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Is there a way in C# or .net IL to force a class that has a type initializer (static constructor) to load itself, without accessing any of its parameters?

Assuming I've got the class

public static class LogInitialization {
    static LogInitialization() {
        System.Console.WriteLine("Initialized");
    }
}

Is there a way to get this line to print?

Note that the class is static so I can't instantiate it to force initialization, and it has no public members so I can't access them to start it.

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2 Answers 2

up vote 8 down vote accepted

Rummaging in the CLI spec, I found a reference to the method RuntimeHelpers.RunClassConstructor

If a language wishes to provide more rigid behavior — e.g., type initialization automatically triggers execution of base class’s initializers, in a top-to-bottom order — then it can do so by either:

  • defining hidden static fields and code in each class constructor that touches the hidden static field of its base class and/or interfaces it implements, or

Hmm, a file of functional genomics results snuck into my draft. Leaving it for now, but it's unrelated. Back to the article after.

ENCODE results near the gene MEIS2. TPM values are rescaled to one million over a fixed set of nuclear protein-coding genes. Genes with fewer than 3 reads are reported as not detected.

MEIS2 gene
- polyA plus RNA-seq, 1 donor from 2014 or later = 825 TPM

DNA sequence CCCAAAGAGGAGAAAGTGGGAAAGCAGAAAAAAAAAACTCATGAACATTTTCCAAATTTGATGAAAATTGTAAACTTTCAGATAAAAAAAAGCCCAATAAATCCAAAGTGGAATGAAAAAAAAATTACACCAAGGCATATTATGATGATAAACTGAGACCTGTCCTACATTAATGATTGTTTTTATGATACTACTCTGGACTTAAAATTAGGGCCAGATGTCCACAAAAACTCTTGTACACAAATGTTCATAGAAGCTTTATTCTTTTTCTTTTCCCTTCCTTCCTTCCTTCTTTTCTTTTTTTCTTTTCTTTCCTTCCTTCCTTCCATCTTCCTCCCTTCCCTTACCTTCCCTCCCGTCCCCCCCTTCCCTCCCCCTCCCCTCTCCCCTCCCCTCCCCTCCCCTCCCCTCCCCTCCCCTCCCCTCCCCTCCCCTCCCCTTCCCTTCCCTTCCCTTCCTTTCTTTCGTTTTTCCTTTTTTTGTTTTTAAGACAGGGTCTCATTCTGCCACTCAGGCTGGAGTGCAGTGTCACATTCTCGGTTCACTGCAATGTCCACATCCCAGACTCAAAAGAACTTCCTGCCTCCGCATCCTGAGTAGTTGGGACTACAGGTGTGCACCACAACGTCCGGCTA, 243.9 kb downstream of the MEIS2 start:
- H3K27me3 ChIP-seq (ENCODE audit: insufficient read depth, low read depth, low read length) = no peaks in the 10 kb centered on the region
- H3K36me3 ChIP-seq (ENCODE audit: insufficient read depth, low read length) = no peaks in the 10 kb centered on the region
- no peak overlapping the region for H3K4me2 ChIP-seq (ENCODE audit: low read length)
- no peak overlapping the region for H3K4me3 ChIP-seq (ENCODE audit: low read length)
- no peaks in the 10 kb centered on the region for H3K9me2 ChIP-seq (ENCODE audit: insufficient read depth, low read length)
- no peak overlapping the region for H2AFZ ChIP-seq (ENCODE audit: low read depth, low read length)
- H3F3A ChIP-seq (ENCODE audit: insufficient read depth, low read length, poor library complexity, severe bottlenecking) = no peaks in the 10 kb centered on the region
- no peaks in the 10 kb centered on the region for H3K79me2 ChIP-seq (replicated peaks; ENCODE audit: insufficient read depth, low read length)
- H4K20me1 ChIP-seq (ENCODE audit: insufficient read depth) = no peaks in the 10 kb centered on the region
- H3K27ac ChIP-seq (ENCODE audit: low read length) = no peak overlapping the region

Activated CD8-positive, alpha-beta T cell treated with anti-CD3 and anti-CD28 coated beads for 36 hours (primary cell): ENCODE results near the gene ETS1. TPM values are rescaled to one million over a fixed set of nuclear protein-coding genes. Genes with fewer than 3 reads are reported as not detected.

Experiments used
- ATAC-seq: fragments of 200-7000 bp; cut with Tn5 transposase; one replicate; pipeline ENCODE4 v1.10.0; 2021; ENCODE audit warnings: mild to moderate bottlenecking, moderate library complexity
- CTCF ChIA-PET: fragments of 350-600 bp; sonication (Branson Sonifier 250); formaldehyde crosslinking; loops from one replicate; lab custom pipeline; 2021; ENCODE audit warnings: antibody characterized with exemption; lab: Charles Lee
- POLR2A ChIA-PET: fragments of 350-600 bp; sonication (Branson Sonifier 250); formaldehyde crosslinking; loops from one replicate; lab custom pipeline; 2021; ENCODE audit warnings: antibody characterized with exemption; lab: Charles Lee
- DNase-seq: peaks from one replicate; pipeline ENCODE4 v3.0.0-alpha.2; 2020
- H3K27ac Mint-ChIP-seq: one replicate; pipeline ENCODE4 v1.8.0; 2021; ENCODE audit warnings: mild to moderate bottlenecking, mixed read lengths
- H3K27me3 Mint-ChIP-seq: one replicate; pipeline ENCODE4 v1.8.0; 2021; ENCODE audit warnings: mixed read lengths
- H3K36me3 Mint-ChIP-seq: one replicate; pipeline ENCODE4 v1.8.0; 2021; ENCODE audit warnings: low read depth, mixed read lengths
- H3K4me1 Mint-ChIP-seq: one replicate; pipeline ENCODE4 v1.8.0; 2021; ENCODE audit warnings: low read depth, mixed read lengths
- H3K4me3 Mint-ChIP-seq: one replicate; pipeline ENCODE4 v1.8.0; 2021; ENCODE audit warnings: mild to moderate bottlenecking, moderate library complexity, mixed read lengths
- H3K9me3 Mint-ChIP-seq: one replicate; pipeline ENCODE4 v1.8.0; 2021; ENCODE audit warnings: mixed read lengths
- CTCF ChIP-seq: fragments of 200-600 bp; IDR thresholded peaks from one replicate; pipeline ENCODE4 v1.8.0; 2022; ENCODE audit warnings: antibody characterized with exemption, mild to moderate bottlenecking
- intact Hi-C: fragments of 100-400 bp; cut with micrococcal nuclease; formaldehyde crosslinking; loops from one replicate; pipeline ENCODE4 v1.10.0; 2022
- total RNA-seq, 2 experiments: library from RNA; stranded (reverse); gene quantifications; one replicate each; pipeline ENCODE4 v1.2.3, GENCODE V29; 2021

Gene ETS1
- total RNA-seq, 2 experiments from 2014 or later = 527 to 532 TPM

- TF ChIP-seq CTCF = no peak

• by making explicit calls to System.Runtime.CompilerServices.RuntimeHelpers.RunClassConstructor (see Partition IV).
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1  
To use this, pass in the result of the TypeHandle property on your instance of Type. –  Sam Jun 23 at 7:10

I usually create a dummy (empty) Init method on classes with static constructors to force the static constructor execution. ie.

public static void Initialize() 
{ 
  // this will force your static constructor to execute, obviously
}

That said, you can always go for the Type.TypeInitializer with reflection... http://msdn.microsoft.com/en-us/library/system.type.typeinitializer.aspx

EDIT: One other thing I've done in the past, is to create an attribute called RequiresInitializationAttribute then on AssemblyLoad scan the assembly for types with such an attribute and using the type.TypeInitializer to force the static constructor to execute when the containing assembly is loaded.

I guess the real question, as usual, is...what are you trying to accomplish?

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Yes, I could just call the .cctor myself - I just was not sure if that would preclude the CLR from calling it again. –  configurator Nov 15 '10 at 5:34
    
Also, calling the type initializer on static types fails! "Cannot create an instance of A because it is an abstract class." I don't see why that message is related, but that's what I get. –  configurator Nov 15 '10 at 5:37
    
As for what I'm trying to accomplish, I'm basically compiling from a language that has strict rules about when classes should be loaded - so I want to load them at the right times. –  configurator Nov 15 '10 at 5:39
    
In .net 4 there is a problem you way - look here msmvps.com/blogs/jon_skeet/archive/2010/01/26/… –  Yacov Jun 9 at 8:29

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